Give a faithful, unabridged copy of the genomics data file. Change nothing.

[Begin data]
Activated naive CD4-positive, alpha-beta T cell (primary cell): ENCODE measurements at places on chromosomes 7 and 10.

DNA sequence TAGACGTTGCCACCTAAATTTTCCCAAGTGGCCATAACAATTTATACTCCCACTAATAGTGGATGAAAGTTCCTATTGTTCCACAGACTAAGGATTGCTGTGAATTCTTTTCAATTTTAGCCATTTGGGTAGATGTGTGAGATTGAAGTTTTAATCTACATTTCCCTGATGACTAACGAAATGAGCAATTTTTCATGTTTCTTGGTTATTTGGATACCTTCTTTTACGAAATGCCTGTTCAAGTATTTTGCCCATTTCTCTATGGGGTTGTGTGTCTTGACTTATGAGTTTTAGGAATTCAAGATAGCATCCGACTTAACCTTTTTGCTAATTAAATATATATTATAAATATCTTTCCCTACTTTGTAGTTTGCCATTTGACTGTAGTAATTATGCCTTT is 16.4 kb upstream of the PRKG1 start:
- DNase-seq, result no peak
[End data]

Activated naive CD4-positive, alpha-beta T cell (primary cell): ENCODE measurements at places on chromosomes 7 and 10.

DNA sequence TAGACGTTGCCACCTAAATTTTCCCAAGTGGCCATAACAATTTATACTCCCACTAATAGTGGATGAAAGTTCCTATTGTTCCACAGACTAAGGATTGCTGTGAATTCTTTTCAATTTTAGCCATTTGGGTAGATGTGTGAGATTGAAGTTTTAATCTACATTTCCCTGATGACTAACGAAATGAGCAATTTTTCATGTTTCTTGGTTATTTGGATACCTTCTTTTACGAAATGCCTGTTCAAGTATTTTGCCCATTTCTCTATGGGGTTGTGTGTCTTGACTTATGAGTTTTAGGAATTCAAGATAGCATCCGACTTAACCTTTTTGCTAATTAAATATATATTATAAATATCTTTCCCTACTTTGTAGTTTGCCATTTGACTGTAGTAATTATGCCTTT is 16.4 kb upstream of the PRKG1 start:
- DNase-seq, result no peak